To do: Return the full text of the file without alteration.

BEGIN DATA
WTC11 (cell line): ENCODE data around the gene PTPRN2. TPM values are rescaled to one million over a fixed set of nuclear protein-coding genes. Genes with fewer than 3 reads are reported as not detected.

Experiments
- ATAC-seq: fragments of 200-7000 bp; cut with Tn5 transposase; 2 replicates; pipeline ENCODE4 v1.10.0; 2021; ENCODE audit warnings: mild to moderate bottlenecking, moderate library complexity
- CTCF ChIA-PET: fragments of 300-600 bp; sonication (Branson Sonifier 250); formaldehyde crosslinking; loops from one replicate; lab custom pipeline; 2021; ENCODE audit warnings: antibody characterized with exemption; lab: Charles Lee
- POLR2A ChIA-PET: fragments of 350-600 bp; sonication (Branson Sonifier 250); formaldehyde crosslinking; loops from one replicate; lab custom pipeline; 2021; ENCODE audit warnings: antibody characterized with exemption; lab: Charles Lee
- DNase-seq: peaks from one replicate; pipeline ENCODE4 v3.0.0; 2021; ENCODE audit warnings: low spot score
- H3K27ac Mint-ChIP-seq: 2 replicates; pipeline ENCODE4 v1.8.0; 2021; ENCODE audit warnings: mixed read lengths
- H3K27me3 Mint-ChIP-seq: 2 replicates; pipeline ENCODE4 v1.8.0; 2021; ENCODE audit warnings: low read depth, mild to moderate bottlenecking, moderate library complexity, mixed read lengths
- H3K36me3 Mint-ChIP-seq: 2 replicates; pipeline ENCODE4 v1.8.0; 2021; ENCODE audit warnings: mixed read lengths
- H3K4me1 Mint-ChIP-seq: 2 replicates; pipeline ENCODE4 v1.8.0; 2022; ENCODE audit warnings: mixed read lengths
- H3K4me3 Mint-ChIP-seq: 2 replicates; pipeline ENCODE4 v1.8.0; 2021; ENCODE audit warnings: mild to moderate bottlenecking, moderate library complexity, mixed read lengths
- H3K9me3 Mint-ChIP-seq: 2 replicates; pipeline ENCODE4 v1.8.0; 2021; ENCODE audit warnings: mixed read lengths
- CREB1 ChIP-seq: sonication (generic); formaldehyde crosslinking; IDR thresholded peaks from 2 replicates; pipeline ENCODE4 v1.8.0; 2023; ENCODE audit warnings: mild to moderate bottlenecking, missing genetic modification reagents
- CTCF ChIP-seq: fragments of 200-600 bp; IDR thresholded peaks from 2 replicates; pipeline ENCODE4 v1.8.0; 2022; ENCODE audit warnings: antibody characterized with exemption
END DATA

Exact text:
WTC11 (cell line): ENCODE data around the gene PTPRN2. TPM values are rescaled to one million over a fixed set of nuclear protein-coding genes. Genes with fewer than 3 reads are reported as not detected.

Experiments
- ATAC-seq: fragments of 200-7000 bp; cut with Tn5 transposase; 2 replicates; pipeline ENCODE4 v1.10.0; 2021; ENCODE audit warnings: mild to moderate bottlenecking, moderate library complexity
- CTCF ChIA-PET: fragments of 300-600 bp; sonication (Branson Sonifier 250); formaldehyde crosslinking; loops from one replicate; lab custom pipeline; 2021; ENCODE audit warnings: antibody characterized with exemption; lab: Charles Lee
- POLR2A ChIA-PET: fragments of 350-600 bp; sonication (Branson Sonifier 250); formaldehyde crosslinking; loops from one replicate; lab custom pipeline; 2021; ENCODE audit warnings: antibody characterized with exemption; lab: Charles Lee
- DNase-seq: peaks from one replicate; pipeline ENCODE4 v3.0.0; 2021; ENCODE audit warnings: low spot score
- H3K27ac Mint-ChIP-seq: 2 replicates; pipeline ENCODE4 v1.8.0; 2021; ENCODE audit warnings: mixed read lengths
- H3K27me3 Mint-ChIP-seq: 2 replicates; pipeline ENCODE4 v1.8.0; 2021; ENCODE audit warnings: low read depth, mild to moderate bottlenecking, moderate library complexity, mixed read lengths
- H3K36me3 Mint-ChIP-seq: 2 replicates; pipeline ENCODE4 v1.8.0; 2021; ENCODE audit warnings: mixed read lengths
- H3K4me1 Mint-ChIP-seq: 2 replicates; pipeline ENCODE4 v1.8.0; 2022; ENCODE audit warnings: mixed read lengths
- H3K4me3 Mint-ChIP-seq: 2 replicates; pipeline ENCODE4 v1.8.0; 2021; ENCODE audit warnings: mild to moderate bottlenecking, moderate library complexity, mixed read lengths
- H3K9me3 Mint-ChIP-seq: 2 replicates; pipeline ENCODE4 v1.8.0; 2021; ENCODE audit warnings: mixed read lengths
- CREB1 ChIP-seq: sonication (generic); formaldehyde crosslinking; IDR thresholded peaks from 2 replicates; pipeline ENCODE4 v1.8.0; 2023; ENCODE audit warnings: mild to moderate bottlenecking, missing genetic modification reagents
- CTCF ChIP-seq: fragments of 200-600 bp; IDR thresholded peaks from 2 replicates; pipeline ENCODE4 v1.8.0; 2022; ENCODE audit warnings: antibody characterized with exemption